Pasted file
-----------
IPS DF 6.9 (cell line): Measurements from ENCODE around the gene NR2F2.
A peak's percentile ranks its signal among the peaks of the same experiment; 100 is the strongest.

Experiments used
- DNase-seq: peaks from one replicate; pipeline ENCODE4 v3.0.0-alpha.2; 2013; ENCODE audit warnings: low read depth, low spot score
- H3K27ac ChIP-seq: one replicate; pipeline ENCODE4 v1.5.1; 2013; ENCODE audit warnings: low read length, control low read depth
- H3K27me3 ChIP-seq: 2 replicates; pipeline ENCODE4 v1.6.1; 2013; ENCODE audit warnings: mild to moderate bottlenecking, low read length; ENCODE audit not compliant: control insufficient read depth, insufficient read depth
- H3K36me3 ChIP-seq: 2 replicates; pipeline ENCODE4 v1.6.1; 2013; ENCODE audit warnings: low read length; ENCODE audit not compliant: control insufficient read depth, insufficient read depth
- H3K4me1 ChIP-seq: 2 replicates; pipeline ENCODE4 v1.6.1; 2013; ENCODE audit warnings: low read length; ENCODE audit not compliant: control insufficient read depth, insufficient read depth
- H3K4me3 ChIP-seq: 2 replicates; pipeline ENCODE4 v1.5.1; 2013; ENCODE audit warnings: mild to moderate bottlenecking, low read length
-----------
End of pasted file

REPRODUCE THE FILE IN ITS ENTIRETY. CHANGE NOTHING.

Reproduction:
IPS DF 6.9 (cell line): Measurements from ENCODE around the gene NR2F2.
A peak's percentile ranks its signal among the peaks of the same experiment; 100 is the strongest.

Experiments used
- DNase-seq: peaks from one replicate; pipeline ENCODE4 v3.0.0-alpha.2; 2013; ENCODE audit warnings: low read depth, low spot score
- H3K27ac ChIP-seq: one replicate; pipeline ENCODE4 v1.5.1; 2013; ENCODE audit warnings: low read length, control low read depth
- H3K27me3 ChIP-seq: 2 replicates; pipeline ENCODE4 v1.6.1; 2013; ENCODE audit warnings: mild to moderate bottlenecking, low read length; ENCODE audit not compliant: control insufficient read depth, insufficient read depth
- H3K36me3 ChIP-seq: 2 replicates; pipeline ENCODE4 v1.6.1; 2013; ENCODE audit warnings: low read length; ENCODE audit not compliant: control insufficient read depth, insufficient read depth
- H3K4me1 ChIP-seq: 2 replicates; pipeline ENCODE4 v1.6.1; 2013; ENCODE audit warnings: low read length; ENCODE audit not compliant: control insufficient read depth, insufficient read depth
- H3K4me3 ChIP-seq: 2 replicates; pipeline ENCODE4 v1.5.1; 2013; ENCODE audit warnings: mild to moderate bottlenecking, low read length